None of the most frequently featured analysts in recent weeks — McCaffrey of NBC, Francona and retired Army Gen. Mark Hertling of Orlando of CNN, Keane of Fox, and retired Marine Col. Steve Ganyard of ABC — would talk to us about their work.
But the networks that pay them are even more secretive. None would explain the process by which they vet and select military analysts.
Only one, CBS, confirmed exactly who is employed by the network, though CBS described them as "national security analysts" instead of military analysts: Juan Zarate, a former counterterrorism adviser of President George W. Bush, and former acting CIA director Michael Morell as "national security analysts."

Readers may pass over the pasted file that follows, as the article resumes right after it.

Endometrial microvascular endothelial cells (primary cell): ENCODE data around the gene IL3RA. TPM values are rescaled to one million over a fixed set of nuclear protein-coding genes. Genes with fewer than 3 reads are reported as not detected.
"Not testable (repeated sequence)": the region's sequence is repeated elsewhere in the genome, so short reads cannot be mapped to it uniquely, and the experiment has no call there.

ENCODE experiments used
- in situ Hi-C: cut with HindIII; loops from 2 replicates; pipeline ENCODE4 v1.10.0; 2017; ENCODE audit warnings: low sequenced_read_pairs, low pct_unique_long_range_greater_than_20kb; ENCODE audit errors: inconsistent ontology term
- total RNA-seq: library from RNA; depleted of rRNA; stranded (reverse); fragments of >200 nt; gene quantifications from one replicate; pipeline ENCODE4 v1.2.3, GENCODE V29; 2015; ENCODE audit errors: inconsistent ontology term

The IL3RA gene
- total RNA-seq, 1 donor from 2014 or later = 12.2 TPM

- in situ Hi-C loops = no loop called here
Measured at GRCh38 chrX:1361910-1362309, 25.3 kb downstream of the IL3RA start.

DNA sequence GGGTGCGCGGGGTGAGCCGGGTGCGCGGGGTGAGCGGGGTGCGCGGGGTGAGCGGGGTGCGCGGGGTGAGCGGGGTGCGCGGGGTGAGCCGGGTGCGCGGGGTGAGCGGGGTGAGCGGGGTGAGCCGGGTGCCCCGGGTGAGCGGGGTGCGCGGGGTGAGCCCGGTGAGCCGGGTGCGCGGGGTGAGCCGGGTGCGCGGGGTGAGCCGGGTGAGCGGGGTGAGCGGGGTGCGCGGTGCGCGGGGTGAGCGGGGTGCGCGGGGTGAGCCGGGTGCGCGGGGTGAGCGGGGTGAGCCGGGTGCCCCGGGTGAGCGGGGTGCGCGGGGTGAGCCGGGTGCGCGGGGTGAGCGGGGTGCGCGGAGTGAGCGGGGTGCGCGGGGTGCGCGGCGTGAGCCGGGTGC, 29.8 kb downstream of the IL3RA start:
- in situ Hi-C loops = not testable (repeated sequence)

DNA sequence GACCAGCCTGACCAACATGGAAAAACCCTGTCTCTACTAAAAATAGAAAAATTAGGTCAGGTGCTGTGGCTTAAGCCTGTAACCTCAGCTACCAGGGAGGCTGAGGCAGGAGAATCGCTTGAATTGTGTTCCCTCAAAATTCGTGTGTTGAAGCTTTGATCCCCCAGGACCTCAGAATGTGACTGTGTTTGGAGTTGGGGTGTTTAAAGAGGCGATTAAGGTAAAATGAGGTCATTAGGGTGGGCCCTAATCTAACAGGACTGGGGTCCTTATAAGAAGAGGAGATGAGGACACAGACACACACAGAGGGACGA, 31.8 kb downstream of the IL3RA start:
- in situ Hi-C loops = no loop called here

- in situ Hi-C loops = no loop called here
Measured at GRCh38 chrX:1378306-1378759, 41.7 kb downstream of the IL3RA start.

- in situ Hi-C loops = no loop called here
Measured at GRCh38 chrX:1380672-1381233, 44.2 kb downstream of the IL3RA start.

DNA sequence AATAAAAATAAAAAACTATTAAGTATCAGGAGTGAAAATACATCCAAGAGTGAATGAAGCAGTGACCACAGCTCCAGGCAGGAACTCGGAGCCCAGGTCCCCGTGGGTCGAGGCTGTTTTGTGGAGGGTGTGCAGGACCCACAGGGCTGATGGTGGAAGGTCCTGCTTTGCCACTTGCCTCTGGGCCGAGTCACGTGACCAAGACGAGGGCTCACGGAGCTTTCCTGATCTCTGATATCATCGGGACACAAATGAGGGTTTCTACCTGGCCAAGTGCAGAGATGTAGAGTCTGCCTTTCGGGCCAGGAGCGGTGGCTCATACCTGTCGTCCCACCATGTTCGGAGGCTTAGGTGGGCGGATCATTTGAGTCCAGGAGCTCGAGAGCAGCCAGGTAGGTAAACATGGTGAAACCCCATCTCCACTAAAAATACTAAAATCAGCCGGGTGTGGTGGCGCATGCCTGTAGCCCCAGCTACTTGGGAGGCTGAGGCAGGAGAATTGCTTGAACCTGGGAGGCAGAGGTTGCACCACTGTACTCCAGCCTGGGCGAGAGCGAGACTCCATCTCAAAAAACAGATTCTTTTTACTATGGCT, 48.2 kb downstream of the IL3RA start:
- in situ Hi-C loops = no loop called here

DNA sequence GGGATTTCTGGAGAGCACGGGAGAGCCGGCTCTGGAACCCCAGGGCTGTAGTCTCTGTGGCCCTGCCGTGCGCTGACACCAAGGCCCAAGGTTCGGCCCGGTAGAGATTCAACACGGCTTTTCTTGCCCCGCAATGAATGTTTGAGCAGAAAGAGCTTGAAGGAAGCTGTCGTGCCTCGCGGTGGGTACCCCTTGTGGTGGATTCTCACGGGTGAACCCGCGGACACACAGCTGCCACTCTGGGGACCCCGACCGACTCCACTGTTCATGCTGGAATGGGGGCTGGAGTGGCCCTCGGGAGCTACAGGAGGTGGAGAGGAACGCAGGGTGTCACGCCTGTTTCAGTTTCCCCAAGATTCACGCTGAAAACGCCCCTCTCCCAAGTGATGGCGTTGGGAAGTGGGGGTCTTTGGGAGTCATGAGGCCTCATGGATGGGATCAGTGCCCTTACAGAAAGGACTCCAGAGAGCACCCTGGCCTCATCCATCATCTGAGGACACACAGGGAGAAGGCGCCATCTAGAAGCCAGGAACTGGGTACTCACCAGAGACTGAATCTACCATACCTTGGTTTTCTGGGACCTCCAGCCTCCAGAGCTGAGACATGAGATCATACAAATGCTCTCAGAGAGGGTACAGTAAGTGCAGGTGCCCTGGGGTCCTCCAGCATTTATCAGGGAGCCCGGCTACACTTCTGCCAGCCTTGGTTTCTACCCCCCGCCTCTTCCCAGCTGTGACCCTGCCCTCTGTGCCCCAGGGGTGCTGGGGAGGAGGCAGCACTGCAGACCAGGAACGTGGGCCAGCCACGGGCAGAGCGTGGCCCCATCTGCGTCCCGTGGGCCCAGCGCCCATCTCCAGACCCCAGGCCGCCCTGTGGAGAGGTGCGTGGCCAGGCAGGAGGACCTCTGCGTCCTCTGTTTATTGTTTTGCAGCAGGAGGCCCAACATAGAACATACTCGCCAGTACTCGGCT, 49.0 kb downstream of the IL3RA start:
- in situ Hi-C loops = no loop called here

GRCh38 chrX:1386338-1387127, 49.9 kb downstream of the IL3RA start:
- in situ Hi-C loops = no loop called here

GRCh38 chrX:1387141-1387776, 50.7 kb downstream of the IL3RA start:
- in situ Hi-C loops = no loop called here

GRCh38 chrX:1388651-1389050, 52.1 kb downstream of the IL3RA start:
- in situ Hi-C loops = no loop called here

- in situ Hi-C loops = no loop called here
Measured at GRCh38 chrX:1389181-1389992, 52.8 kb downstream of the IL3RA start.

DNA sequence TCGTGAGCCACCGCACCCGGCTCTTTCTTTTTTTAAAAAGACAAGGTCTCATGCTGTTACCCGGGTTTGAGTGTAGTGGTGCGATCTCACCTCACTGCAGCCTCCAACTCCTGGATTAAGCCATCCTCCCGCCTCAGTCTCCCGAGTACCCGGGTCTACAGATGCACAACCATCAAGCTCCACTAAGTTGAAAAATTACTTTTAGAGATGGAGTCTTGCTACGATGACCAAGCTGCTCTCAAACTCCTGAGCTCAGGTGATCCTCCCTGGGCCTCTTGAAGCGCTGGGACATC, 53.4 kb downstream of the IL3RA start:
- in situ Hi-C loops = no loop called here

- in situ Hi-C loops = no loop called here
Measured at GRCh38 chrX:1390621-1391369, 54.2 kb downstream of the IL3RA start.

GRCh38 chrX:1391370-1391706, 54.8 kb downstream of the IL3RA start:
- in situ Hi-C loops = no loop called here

Allard said the networks also were stung by the Times story, accused of not doing enough due diligence in screening analysts' business interests.
'Problem is agendas'
So what do we know?
Retired officers billed as network analysts or contributors have exclusive contracts that bar them from appearing on rival channels. They are paid by the segment, and paid well, said retired Marine Lt. Col. Bill Cowan, a 12-year Fox News analyst who retired from the Marines in 1985 after a tour in Vietnam and specializing in intelligence.
Cowan says Fox prevents him from saying how well, but it's enough to make him consider driving a couple of hours to a studio from his rural North Carolina home. "During the height of the (Iraq) war, I got paid a lot," Cowan said.